The most interesting statewide political contest this year is for state superintendent of schools, and it’s a proxy war for the years-long conflict between the education establishment and reformers over how to close the “achievement gap” among California’s six million K-12 students.
Aficionados of political jousting will find little of interest in the array of statewide offices to be filled on Nov. 6.
Lt. Gov. Gavin Newsom appears to be a lock to succeed Jerry Brown as governor over Republican John Cox, U.S. Sen. Dianne Feinstein is overwhelmingly favored to win re-election despite the ardent efforts of her fellow Democrat, state Sen. Kevin de León, and the other “races” for statewide offices are mostly ho-hum affairs.
The most interesting statewide contest this year is for an office that’s little known to the public but affects arguably the most important state responsibility, K-12 education.
The state superintendent of public instruction oversees, along with a state Board of Education appointed by the governor, a system that spends about $90 billion in local, state and federal funds each year to educate 6 million children and adolescents.
Tom Torlakson, a former teacher and legislator, is departing after eight years in the office, having barely defeated charter school and education reform advocate Marshall Tuck in his re-election four years ago. Tuck’s back on the ballot this year, facing Assemblyman Tony Thurmond. They virtually tied in June’s primary election.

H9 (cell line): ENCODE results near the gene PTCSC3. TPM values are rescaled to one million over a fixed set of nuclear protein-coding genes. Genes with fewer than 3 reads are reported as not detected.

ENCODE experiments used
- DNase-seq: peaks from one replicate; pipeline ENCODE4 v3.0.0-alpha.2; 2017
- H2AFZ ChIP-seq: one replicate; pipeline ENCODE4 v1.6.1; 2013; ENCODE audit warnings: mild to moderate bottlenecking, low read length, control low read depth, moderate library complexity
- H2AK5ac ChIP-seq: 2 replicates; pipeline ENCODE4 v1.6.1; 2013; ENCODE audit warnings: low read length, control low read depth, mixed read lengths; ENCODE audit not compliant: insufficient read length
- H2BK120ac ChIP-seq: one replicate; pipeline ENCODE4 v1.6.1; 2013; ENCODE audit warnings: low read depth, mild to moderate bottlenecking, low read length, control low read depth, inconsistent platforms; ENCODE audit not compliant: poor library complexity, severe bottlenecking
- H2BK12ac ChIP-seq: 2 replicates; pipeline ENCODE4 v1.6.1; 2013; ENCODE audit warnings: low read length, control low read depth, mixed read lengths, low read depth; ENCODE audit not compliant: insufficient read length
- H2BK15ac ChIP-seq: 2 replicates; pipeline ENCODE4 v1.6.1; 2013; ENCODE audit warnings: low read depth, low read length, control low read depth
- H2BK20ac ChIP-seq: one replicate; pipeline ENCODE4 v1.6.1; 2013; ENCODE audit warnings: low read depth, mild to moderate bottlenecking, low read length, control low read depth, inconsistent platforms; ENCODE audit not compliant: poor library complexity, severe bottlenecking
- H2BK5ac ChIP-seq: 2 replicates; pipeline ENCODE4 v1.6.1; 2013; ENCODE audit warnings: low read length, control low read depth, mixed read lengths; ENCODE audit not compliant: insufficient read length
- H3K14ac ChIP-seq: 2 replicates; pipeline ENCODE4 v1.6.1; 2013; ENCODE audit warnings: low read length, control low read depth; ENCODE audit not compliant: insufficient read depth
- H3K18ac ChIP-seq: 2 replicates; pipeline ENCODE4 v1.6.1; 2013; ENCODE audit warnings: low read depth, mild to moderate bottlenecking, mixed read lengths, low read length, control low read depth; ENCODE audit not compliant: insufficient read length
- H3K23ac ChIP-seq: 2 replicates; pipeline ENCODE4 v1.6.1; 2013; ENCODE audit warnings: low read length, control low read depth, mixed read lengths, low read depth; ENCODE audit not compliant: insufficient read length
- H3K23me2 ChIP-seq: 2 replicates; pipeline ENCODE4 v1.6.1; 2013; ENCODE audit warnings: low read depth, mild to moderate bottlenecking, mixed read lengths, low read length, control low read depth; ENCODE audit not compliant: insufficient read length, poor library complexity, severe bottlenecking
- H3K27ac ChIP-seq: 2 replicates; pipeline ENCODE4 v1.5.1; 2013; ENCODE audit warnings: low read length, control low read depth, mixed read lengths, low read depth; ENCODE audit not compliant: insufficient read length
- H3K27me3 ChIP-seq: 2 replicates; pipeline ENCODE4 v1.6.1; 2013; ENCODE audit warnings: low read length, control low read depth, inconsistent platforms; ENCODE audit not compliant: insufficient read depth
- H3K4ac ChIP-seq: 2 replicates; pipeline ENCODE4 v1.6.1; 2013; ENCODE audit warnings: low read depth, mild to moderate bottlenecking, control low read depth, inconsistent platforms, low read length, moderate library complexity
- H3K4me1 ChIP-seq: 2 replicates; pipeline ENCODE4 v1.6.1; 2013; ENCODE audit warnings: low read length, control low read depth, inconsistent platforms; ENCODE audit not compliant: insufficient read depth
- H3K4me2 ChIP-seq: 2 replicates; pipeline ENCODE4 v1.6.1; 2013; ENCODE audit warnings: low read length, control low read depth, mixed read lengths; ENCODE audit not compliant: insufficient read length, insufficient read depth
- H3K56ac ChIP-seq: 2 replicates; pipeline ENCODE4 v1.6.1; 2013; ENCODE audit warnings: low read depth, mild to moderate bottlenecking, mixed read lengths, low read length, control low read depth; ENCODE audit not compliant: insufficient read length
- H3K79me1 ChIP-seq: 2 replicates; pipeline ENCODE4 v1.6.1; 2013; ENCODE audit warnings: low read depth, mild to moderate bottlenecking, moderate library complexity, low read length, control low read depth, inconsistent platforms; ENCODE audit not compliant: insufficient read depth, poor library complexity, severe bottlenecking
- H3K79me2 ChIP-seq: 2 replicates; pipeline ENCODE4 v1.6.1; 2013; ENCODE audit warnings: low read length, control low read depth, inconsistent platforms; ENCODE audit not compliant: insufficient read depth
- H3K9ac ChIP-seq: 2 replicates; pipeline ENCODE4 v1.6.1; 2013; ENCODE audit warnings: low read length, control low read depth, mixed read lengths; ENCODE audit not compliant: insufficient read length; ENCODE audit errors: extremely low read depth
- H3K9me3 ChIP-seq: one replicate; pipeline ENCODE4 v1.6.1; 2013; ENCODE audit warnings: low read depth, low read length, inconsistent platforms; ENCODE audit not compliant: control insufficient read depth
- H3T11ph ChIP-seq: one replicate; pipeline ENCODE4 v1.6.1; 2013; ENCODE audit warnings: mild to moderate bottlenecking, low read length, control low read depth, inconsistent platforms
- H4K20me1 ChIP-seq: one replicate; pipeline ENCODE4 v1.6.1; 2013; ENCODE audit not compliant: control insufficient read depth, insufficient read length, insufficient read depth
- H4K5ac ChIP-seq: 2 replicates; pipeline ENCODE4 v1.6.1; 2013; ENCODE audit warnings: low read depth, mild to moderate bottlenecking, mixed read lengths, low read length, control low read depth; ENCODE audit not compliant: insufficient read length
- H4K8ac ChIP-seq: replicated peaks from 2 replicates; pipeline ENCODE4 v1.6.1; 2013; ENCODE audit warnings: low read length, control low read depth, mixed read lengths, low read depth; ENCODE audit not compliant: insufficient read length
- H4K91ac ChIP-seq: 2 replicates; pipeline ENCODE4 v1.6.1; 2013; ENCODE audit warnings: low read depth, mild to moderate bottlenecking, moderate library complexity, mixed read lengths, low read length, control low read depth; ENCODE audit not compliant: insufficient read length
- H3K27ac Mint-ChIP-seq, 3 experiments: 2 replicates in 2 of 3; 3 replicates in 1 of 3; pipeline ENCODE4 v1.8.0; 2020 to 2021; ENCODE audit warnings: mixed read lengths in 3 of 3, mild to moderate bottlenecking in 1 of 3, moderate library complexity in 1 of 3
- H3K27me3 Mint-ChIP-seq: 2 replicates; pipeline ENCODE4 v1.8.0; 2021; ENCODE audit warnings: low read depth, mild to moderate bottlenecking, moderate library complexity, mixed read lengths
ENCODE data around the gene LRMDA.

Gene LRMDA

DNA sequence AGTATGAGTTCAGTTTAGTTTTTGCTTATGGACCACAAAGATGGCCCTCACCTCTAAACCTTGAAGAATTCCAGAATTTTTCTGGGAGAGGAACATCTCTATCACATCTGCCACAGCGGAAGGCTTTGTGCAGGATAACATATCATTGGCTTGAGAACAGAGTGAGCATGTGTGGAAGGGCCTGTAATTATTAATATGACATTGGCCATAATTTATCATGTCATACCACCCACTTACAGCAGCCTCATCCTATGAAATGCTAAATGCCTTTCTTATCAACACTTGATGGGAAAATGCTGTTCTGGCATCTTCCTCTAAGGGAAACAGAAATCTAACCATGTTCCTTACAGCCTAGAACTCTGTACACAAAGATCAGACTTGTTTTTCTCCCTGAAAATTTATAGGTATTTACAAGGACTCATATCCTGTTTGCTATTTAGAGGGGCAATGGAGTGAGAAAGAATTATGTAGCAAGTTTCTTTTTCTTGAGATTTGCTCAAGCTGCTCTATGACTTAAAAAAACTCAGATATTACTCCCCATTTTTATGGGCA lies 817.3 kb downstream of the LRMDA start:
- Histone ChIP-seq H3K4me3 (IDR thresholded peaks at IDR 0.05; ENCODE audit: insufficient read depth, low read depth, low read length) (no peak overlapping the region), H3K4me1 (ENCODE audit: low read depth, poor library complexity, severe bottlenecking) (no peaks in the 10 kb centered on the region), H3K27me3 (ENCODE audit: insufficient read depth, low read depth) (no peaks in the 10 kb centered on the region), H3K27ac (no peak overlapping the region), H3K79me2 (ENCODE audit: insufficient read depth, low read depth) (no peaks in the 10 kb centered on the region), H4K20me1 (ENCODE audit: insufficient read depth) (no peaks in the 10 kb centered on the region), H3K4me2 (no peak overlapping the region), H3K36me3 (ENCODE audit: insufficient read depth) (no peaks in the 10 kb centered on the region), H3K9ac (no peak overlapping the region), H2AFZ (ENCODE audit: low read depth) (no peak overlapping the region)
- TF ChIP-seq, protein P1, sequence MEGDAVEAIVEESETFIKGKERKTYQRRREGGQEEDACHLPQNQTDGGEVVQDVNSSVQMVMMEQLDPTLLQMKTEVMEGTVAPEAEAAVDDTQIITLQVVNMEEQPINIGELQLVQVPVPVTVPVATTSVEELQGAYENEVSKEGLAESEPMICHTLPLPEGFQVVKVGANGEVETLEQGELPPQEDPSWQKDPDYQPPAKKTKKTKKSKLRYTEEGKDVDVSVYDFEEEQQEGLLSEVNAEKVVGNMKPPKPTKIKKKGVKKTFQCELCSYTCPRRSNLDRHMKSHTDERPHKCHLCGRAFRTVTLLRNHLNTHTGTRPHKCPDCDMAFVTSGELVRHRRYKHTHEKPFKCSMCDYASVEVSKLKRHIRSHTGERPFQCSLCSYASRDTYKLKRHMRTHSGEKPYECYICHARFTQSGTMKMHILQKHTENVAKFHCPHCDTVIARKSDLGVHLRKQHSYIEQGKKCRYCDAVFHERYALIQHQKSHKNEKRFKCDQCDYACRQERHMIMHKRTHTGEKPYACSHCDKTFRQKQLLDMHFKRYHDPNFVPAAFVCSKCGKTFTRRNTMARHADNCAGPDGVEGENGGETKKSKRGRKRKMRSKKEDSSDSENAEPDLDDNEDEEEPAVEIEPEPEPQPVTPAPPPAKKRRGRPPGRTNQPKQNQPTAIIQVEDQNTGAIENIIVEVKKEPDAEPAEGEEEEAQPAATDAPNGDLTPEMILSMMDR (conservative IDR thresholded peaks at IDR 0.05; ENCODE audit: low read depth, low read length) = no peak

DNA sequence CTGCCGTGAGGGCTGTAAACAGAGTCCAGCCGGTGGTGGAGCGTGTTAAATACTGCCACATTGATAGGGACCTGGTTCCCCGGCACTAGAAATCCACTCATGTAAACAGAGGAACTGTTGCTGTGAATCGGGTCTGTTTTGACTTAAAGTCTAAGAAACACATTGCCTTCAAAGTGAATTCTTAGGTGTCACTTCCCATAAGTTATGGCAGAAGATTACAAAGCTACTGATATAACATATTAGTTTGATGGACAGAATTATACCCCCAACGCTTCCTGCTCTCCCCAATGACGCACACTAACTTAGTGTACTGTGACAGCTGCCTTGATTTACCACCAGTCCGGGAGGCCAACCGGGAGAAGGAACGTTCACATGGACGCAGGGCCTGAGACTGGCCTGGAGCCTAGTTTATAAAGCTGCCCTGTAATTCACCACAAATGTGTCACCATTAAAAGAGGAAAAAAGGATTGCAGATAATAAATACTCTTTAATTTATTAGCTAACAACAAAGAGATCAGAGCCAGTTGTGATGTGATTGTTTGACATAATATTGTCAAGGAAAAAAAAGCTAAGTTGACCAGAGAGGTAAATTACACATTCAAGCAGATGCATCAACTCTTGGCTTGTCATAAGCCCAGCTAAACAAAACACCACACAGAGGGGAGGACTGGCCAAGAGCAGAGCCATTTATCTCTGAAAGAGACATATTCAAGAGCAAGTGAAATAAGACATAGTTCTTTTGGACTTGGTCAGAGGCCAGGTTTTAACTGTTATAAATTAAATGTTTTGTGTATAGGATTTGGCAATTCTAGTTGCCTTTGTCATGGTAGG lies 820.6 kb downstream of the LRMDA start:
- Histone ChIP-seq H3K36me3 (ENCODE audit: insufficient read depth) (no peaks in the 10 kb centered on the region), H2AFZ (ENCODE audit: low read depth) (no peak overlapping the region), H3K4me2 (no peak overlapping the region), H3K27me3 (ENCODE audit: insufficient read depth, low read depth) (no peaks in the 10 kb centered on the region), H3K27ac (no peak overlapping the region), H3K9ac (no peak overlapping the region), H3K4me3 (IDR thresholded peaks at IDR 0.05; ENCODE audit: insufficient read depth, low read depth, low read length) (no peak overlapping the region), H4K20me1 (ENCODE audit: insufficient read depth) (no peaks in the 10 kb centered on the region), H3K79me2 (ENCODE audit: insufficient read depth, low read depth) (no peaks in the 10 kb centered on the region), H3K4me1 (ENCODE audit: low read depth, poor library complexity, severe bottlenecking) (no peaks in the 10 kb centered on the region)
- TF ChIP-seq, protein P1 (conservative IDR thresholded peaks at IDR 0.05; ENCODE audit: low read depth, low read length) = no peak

It’s a battle between two Democrats but one that encapsulates the political war over California education that has been raging for years between the education establishment, particularly the California Teachers Association, and an “Equity Coalition” of civil rights groups and Tuck’s fellow reform advocates.
Their No. 1 issue is how to deal with the stubborn gap between low-achieving poor and “English learner” students – about 60 percent of the state’s 6 million K-12 students – and their more affluent, higher achieving classmates, one with a distinct ethnic element.
Whites and Asians dominate the upper portion of the “achievement gap” while Latino and black kids are concentrated in the lower.
The establishment, which generally backs Thurmond, argues that the gap is best attacked with more money, pointing out that California is below average in per-pupil spending vis-à-vis other states.
During a quasi-debate with Tuck last month, Thurmond said that if elected, he wants California to move into the “top 10 in the first four years and No. 1 in eight years.”
Tuck, reflecting the reformer position, also calls for more money but laments that the sharp increase in school financing during the last half-decade, about a 50 percent in per-pupil spending, isn’t being used effectively. “The system is not working,” he said. “We’ve neglected our kids for decades.”
The broader conflict they represent revolves largely around the Brown-sponsored Local Control Funding Formula, which provides extra money to districts with large numbers of low-achieving, “at-risk” students.
Brown and the establishment have largely left decisions on how to spend the extra money to local school districts, but reformers contend that it’s often been squandered on spending that doesn’t directly benefit the targeted students.
Torlakson, countermanding his own department’s advice, gave districts permission to use LCFF funds for overall salary increases, for instance, and Tuck declares that if elected, “On day one we’re going to change that.”
There are many other points of conflict, from teacher tenure to paying experienced teachers more to work in schools with low achievement levels.
While the governor and the Legislature set overall education policy, and provide the system’s money, the superintendent does have considerable authority. That’s particularly true, as Tuck’s comment on salaries implies, in overseeing how schools are spending those many billions of dollars, and that’s why the Thurmond-Tuck duel is a proxy war for the larger conflict.